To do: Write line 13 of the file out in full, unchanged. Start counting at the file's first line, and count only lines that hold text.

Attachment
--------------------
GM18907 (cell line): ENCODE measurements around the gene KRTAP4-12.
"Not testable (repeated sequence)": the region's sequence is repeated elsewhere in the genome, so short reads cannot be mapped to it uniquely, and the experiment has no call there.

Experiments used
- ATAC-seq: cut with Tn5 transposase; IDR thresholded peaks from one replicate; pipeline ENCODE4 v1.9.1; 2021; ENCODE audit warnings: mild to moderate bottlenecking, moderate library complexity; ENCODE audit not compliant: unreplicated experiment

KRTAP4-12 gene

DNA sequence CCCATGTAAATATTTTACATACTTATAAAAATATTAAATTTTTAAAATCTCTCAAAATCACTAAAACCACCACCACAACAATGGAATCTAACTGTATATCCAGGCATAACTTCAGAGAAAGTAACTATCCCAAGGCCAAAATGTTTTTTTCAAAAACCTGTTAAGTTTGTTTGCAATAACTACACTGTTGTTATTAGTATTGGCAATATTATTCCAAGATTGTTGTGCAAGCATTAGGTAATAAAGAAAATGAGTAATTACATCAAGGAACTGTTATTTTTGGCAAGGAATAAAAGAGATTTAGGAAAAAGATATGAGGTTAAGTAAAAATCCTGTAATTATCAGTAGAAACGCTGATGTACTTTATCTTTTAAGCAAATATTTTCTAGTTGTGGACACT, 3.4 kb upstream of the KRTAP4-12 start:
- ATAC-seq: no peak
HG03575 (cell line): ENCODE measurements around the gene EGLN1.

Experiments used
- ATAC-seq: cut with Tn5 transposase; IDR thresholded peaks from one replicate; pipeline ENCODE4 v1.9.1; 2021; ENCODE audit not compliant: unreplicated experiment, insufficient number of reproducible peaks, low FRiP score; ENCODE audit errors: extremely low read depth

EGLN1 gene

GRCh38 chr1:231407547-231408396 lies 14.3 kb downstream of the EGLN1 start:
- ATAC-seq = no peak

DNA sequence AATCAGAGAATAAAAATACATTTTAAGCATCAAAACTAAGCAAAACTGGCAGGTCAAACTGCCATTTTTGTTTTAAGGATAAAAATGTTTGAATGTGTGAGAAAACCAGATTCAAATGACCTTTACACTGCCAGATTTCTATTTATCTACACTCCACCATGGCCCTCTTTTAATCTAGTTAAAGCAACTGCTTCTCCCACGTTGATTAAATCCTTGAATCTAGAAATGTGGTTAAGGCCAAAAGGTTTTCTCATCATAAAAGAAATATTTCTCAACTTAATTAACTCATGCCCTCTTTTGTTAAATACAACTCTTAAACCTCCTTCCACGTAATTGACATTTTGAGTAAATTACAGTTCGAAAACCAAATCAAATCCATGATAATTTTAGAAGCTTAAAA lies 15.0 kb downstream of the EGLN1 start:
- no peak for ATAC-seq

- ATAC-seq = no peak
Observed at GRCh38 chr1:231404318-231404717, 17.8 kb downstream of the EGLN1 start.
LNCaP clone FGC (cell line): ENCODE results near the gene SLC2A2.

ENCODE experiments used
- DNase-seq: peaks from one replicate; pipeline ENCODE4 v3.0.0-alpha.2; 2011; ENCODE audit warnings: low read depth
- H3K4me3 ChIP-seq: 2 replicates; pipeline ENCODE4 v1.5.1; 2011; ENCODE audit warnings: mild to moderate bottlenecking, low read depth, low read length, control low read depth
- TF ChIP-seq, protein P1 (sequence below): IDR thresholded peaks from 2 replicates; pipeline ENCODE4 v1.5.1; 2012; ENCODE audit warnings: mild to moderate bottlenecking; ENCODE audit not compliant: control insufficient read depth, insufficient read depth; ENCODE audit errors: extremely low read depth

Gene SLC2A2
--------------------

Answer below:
- ATAC-seq = no peak